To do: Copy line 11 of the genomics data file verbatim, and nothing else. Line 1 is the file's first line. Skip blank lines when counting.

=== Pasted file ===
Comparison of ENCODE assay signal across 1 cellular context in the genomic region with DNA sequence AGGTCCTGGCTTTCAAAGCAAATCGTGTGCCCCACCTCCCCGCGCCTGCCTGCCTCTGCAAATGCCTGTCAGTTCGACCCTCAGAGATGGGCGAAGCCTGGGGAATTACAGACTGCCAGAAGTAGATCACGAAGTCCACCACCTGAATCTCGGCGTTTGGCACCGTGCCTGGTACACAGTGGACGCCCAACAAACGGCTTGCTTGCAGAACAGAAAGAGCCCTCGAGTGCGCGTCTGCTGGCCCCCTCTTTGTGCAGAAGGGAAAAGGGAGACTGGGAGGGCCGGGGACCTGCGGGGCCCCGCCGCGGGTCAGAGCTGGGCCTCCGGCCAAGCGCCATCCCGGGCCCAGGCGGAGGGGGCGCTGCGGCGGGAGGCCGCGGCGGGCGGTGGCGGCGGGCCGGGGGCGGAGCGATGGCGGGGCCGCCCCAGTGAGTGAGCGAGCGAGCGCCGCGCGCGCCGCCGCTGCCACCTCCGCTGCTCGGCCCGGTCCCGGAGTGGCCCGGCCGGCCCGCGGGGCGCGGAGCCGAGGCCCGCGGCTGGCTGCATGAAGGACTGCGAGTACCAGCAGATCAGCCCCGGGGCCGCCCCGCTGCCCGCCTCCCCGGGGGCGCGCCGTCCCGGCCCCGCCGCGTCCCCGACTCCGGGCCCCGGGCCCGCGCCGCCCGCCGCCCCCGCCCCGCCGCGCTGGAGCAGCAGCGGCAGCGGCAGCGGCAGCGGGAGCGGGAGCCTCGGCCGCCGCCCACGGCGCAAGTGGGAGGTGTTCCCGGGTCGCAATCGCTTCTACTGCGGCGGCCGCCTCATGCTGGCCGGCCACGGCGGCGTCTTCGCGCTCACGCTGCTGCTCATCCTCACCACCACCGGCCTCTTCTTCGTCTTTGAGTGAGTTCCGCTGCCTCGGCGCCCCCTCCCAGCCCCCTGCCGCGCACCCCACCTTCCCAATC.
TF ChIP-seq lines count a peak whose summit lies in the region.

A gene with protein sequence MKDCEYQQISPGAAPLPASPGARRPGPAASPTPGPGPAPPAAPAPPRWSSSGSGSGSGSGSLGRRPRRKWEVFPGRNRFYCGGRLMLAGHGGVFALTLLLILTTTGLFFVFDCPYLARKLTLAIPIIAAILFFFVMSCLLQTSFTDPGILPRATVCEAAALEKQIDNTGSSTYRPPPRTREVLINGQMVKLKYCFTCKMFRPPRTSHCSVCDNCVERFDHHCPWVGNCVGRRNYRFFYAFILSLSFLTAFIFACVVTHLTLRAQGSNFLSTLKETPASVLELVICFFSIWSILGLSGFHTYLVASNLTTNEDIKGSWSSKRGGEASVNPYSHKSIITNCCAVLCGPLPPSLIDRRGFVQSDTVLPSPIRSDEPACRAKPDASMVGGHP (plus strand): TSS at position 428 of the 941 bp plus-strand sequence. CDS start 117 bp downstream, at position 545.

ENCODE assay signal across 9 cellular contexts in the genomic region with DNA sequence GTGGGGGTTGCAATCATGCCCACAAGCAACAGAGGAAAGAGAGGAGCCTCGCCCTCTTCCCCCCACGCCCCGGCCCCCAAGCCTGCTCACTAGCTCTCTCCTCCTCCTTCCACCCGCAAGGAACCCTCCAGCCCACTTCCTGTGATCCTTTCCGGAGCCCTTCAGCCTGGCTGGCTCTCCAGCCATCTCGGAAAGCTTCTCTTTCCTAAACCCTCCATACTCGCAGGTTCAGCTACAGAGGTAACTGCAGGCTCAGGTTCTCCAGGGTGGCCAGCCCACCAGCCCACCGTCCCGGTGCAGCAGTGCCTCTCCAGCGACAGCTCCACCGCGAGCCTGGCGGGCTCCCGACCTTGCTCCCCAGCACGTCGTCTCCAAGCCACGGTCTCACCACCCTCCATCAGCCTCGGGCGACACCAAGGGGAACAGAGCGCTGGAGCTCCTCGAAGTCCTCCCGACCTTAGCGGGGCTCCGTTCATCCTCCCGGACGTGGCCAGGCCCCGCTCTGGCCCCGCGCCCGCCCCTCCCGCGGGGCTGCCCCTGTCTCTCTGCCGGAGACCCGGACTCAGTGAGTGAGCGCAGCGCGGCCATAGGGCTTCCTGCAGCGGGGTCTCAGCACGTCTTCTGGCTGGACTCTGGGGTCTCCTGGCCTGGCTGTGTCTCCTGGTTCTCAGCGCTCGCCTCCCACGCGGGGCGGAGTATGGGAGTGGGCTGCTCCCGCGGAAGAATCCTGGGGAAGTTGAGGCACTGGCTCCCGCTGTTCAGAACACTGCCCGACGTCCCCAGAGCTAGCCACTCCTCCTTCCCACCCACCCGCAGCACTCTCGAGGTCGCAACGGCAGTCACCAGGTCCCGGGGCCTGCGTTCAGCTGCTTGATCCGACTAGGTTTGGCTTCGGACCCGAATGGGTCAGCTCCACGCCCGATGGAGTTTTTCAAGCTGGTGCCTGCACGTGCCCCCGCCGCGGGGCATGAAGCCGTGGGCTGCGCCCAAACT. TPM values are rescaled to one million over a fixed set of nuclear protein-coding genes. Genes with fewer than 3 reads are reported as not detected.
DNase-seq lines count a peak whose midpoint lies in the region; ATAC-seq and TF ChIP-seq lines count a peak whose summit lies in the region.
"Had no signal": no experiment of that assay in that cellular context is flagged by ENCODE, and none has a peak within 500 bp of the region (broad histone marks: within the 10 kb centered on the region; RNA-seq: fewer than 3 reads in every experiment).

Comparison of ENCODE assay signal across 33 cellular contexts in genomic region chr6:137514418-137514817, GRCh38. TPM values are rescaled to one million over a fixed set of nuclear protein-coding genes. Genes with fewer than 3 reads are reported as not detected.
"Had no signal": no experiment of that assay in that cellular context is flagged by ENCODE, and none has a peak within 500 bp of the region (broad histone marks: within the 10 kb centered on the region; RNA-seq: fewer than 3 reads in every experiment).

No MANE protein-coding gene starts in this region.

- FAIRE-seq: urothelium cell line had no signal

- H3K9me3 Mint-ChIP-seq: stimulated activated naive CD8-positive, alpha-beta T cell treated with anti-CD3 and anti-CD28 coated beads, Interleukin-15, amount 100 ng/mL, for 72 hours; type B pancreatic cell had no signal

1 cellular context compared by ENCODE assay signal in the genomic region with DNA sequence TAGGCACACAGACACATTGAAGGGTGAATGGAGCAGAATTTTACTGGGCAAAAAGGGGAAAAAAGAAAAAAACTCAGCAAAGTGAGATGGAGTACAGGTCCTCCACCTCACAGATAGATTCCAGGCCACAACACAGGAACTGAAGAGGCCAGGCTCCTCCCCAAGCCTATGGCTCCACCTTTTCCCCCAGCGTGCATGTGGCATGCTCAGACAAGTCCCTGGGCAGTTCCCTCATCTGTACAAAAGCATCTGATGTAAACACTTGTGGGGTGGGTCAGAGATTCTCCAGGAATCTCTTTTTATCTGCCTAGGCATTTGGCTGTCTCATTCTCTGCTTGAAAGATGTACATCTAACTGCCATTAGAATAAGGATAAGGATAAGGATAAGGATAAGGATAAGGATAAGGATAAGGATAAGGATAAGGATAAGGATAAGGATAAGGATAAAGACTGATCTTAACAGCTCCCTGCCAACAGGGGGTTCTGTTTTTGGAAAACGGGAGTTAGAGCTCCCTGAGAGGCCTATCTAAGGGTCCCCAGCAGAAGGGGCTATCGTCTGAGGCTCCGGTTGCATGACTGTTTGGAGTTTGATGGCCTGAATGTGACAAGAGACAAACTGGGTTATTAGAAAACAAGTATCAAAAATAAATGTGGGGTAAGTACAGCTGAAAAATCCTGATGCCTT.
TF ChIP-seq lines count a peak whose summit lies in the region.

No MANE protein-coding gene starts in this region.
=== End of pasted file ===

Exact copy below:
- H3K9me3 Mint-ChIP-seq: stimulated activated naive CD8-positive, alpha-beta T cell treated with anti-CD3 and anti-CD28 coated beads, Interleukin-15, amount 100 ng/mL, for 72 hours; type B pancreatic cell had no signal